May 2017 Print

Orientalium Dignitas

Excerpts from Pope Leo XIII’s encyclical Orientalium Dignitas

Editor’s Note: The following are excerpts from Pope Leo XIII’s papal encyclical Orientalium Dignitas, which was promulgated on November 30, 1894. Nearly half-a-century earlier, Blessed Pius IX dispatched his Epistle to the Easterners which, among other things, invited the patriarchs of the Eastern Orthodox Church to reestablish communion with Rome. These efforts would be continued during the reigns of St. Pius X, Benedict XV, Pius XI, and Pius XII, all of whom took positive action to both uphold the rights and dignity of the sui iuris Eastern Catholic churches in communion with Rome and extend a hand of friendship toward the non-Catholic populations of the East in the service of unity.

The Churches of the East are worthy of the glory and reverence that they hold throughout the whole of Christendom in virtue of those extremely ancient, singular memorials that they have bequeathed to us. For it was in that part of the world that the first actions for the redemption of the human race began, in accord with the all-kind plan of God. They swiftly gave forth their yield: there flowered in first blush the glories of preaching the True Faith to the nations, of martyrdom, and of holiness. They gave us the first joys of the fruits of salvation. From them has come a wondrously grand and powerful flood of benefits upon the other peoples of the world, no matter how far-flung. When blessed Peter, the Prince of the Apostles, intended to cast down the manifold wickedness of error and vice, in accord with the will of Heaven, he brought the light of divine Truth, the Gospel of peace, freedom in Christ to the metropolis of the Gentiles.

It has most especially been the habit of the Roman Church, the head of all the Churches, to render to the Churches of the East a great degree of honor and love in remembrance of the Apostles, to rejoice in her turn in their faithful obedience. Amidst changing and difficult times, she has never failed in any way in farsightedness and acts of kindness to sustain them against the forces that would strike them again and again, to hold fast to those that were overwhelmed, to call back those in discord with her. Nor was it the last expression of her watchfulness that she guard and preserve in them whole and entire forever the customs and distinct forms for administering the sacraments that she had declared legitimate in her wise jurisdiction. Examples of this are the many decisions of Our Predecessors, in the first place Pius IX of happy memory, promulgated in their own pontifical acts or through documents issuing from the Sacred Congregation for the Propagation of the Faith. We ourselves have felt the prompting of no lesser zeal. At the very beginning of Our Pontificate, We turned eyes full of love towards the Christian nations of the East. We made haste, in fact, to direct Our solicitude to alleviating their state of want. We then saw the beginning of other opportunities for bearing witness to Our feelings of kind regard and expressing them in deeds. But nothing was nor is more important, nothing more sacred than to kindle the ardor, to elicit fruitfulness in the Faith in those souls in union with the Apostolic See, so that they shine forth as renewed proofs of the excellence and glory of their ancestors.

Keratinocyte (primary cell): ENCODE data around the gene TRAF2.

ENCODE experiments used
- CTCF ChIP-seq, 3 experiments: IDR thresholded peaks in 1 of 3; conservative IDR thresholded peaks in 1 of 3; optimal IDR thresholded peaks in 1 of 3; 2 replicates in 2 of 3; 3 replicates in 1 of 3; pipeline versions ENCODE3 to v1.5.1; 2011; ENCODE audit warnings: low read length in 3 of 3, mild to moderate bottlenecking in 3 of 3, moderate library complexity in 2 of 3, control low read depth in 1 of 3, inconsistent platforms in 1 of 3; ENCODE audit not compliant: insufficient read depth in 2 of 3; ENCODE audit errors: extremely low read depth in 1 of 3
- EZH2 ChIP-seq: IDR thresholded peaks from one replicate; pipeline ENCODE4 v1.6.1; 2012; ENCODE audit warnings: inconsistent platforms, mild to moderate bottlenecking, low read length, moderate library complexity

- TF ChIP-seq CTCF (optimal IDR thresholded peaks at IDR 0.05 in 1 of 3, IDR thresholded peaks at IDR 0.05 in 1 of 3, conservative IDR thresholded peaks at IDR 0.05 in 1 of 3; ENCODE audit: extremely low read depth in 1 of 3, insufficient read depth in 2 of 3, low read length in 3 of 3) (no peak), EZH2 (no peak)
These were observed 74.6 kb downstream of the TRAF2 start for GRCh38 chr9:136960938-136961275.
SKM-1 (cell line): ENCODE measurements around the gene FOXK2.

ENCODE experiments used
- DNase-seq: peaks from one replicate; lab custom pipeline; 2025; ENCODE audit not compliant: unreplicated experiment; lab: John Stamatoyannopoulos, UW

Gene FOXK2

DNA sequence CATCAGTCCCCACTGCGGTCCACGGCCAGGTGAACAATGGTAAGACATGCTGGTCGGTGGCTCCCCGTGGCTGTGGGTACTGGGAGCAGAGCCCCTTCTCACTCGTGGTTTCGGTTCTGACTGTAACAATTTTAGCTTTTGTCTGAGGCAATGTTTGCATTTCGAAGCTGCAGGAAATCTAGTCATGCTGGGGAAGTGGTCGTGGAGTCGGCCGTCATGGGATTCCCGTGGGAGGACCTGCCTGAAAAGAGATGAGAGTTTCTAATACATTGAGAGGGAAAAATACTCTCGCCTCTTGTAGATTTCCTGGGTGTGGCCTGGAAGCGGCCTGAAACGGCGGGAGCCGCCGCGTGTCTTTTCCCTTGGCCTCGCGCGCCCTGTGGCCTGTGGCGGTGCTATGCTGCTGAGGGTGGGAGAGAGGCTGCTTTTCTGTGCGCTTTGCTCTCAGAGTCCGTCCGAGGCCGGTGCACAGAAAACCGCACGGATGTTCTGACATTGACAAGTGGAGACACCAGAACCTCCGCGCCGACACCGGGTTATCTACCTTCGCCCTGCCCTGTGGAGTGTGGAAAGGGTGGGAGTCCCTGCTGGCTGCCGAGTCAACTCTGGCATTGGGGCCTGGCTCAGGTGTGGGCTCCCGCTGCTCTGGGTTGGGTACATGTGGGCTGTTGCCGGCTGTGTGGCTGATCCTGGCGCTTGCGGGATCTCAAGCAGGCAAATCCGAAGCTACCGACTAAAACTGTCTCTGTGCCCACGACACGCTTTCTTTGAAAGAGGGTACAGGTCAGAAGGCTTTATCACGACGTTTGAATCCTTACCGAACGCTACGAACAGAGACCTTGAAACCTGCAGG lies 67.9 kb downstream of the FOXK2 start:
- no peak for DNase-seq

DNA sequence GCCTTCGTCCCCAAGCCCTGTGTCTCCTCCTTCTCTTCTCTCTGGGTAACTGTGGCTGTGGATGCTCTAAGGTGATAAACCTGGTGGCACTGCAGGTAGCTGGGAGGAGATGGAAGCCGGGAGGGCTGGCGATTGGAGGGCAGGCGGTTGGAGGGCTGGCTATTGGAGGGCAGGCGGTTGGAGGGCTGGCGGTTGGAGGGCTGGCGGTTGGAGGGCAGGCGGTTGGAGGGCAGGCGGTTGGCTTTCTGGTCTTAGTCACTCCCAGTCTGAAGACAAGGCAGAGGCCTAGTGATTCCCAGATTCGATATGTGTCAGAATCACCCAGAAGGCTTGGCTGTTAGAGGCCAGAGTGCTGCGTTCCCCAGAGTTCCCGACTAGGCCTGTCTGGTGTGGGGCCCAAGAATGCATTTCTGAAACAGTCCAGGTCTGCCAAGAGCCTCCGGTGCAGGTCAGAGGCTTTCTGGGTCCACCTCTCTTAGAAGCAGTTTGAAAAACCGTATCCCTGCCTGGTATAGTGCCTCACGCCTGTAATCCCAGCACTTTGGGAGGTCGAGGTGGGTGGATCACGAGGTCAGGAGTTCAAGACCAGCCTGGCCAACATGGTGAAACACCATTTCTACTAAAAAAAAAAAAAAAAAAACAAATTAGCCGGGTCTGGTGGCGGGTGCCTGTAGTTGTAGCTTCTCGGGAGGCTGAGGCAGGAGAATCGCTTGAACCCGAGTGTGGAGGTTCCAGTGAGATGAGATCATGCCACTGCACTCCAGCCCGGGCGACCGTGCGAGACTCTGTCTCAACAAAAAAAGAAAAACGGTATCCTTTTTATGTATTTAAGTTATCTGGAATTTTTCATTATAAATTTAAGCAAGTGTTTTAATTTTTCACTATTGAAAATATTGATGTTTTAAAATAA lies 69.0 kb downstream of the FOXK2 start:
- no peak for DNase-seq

It has been possible to offer these Churches some assistance. We have founded in this very City a college for the formation of Armenian and Maronite clergy, likewise at Plovdiv and Edirne for those of the Bulgarian rite. We have decreed the construction of the Leonianum in Athens. We have fostered in larger measure the Seminary of St. Anne that was begun for the instruction of the Greek Melkite clergy in Jerusalem. Our activity includes increasing the number of Syrian students in the Urbanianum, restoring the Athanasianum for the Greeks to its pristine condition. This is the institute that Gregory XIII, its generous founder, wisely wished built. From it have issued men of great renown. We ardently wish—now all the more intensely—that We shall be able to cause and see with Our own eyes more activity of this and like type. God willing, We shall bring this plan long considered to completion by a unique letter of appeal to all leaders and peoples of the world, calling them to blessed unity in the divine Faith. Clearly, out of all the Christian nations that have been torn away from Us, We have striven to call out to the Christians of the East in the first place, to exhort them, to beseech them with the most heartfelt and paternal love.

We have begun to have hope, We are fostering it because its realization would be a great cause for joy, and, it is a fact, We are pursuing more strenuously this work so profitable for the salvation of many. Our goal is to discharge to the utmost degree whatever may be hoped for from the prudent direction of the Apostolic See. The reasons for rivalry and suspicion must be removed; then the fullest energies can be marshaled for reconciliation. We consider this of paramount importance to preserving the integrity proper to the discipline of the Eastern Churches. For Our part, We have ever rendered extreme attention and concern for this endeavor. In this vein, We have already given instructions for establishing schools to form young clerics of their nationalities. We shall give a like instruction for erecting other institutes. In them the students will cultivate their rites with the greatest devotion, observe them, and have full knowledge of their usages. In point of fact there is more importance than can be believed in preserving the Eastern rites. Their antiquity is august, it is what gives nobility to the different rites, it is a brilliant jewel for the whole Church, it confirms the God-given unity of the Catholic Faith.

For that very reason, even as her Apostolic origin is all the more proven especially by these Churches of the East, at the selfsame moment there shines out and is made manifest these Churches’ original, complete unity with the Roman Church. Nothing else, perhaps, is so breathtakingly effective for illustrating the mark of Catholicity in God’s Church than that striking sight of differing forms of ceremonies and noble examples of the tongues of the ancient past—made all the more noble by their use by the Apostles and Fathers—rendering their submission to the Church. This is almost an image of that most excellent submission that was rendered to the newly-born Christ, the divine Founder of the Church, when the Magi were drawn from the different regions of the East and came to adore Him (Matt. 2:2).